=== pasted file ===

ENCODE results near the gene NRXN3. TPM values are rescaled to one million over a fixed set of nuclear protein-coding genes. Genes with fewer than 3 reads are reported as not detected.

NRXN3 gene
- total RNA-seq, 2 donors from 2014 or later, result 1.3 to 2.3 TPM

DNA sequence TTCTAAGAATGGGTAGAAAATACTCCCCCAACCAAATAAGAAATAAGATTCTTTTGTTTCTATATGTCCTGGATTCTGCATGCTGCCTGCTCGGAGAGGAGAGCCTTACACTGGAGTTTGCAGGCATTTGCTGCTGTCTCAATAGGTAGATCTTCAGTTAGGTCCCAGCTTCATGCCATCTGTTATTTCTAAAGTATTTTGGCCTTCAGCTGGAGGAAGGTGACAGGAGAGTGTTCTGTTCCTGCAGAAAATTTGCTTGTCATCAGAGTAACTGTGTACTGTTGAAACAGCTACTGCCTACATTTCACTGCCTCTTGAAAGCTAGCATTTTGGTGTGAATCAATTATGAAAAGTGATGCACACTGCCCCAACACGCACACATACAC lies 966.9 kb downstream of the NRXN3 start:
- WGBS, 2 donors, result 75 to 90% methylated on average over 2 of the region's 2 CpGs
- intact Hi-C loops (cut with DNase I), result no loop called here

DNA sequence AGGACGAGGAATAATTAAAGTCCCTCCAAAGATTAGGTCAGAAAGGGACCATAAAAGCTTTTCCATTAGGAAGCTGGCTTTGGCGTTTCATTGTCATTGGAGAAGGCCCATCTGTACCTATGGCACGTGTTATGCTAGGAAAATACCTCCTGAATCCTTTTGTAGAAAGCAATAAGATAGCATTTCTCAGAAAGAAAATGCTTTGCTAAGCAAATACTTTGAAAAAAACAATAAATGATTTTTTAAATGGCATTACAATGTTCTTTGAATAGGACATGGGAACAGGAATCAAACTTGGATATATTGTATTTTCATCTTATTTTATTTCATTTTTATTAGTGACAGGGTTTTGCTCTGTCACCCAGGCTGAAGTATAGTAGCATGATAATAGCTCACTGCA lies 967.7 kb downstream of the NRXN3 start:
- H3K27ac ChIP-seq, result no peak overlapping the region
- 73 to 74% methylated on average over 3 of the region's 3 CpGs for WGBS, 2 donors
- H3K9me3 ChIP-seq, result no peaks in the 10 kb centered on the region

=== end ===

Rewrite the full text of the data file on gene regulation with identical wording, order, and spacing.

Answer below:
ENCODE results near the gene NRXN3. TPM values are rescaled to one million over a fixed set of nuclear protein-coding genes. Genes with fewer than 3 reads are reported as not detected.

NRXN3 gene
- total RNA-seq, 2 donors from 2014 or later, result 1.3 to 2.3 TPM

DNA sequence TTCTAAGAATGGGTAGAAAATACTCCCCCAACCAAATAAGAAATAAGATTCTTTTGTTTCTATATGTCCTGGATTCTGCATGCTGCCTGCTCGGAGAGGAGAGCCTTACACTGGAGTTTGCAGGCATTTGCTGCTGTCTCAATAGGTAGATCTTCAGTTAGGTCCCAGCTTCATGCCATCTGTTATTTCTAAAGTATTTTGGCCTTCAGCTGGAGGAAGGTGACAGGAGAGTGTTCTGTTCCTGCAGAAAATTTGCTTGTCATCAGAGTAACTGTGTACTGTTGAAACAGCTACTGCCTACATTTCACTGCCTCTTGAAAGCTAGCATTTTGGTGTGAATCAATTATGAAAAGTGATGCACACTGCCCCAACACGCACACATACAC lies 966.9 kb downstream of the NRXN3 start:
- WGBS, 2 donors, result 75 to 90% methylated on average over 2 of the region's 2 CpGs
- intact Hi-C loops (cut with DNase I), result no loop called here

DNA sequence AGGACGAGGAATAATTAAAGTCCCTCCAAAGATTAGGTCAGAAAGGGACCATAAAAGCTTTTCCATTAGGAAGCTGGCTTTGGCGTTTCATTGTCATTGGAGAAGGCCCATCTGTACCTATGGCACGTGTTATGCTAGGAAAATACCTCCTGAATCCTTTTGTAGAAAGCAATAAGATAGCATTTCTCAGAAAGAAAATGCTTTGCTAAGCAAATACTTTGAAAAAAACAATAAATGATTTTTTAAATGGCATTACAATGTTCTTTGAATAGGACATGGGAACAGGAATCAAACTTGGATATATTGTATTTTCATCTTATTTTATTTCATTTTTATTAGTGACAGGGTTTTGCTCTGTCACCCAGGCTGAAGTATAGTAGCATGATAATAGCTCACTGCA lies 967.7 kb downstream of the NRXN3 start:
- H3K27ac ChIP-seq, result no peak overlapping the region
- 73 to 74% methylated on average over 3 of the region's 3 CpGs for WGBS, 2 donors
- H3K9me3 ChIP-seq, result no peaks in the 10 kb centered on the region